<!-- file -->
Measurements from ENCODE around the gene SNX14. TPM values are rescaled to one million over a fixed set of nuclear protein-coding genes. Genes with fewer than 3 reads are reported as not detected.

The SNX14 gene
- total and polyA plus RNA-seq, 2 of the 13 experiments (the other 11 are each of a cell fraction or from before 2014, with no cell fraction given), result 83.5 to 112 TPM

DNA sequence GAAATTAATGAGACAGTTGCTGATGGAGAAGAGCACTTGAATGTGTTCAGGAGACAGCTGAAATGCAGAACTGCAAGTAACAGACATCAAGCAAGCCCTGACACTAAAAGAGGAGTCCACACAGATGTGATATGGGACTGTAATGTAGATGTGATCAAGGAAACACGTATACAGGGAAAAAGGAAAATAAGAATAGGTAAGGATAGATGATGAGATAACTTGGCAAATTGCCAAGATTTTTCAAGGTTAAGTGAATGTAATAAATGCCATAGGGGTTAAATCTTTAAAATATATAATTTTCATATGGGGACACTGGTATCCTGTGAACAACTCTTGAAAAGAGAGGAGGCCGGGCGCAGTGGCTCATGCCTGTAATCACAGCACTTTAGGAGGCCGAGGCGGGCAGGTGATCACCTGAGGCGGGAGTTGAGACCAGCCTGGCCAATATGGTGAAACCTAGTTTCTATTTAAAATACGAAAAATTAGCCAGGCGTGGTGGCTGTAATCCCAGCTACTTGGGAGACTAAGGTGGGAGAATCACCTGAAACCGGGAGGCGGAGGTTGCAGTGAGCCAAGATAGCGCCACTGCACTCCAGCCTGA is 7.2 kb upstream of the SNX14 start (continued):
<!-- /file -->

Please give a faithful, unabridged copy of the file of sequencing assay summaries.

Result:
Measurements from ENCODE around the gene SNX14. TPM values are rescaled to one million over a fixed set of nuclear protein-coding genes. Genes with fewer than 3 reads are reported as not detected.

The SNX14 gene
- total and polyA plus RNA-seq, 2 of the 13 experiments (the other 11 are each of a cell fraction or from before 2014, with no cell fraction given), result 83.5 to 112 TPM

DNA sequence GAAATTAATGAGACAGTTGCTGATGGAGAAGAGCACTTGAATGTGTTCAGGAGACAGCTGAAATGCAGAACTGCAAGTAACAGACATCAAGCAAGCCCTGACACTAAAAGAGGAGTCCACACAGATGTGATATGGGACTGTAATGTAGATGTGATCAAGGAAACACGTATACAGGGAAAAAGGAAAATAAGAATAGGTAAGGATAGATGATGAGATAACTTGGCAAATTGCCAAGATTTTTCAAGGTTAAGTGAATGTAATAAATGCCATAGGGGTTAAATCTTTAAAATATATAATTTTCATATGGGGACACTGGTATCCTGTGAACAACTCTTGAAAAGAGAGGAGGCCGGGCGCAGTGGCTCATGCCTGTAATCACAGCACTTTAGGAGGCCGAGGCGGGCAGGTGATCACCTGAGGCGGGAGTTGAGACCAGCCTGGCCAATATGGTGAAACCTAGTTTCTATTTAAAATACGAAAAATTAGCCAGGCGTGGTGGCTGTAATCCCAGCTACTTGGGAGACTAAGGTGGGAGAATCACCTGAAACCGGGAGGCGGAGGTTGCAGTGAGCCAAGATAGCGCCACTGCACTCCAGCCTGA is 7.2 kb upstream of the SNX14 start (continued):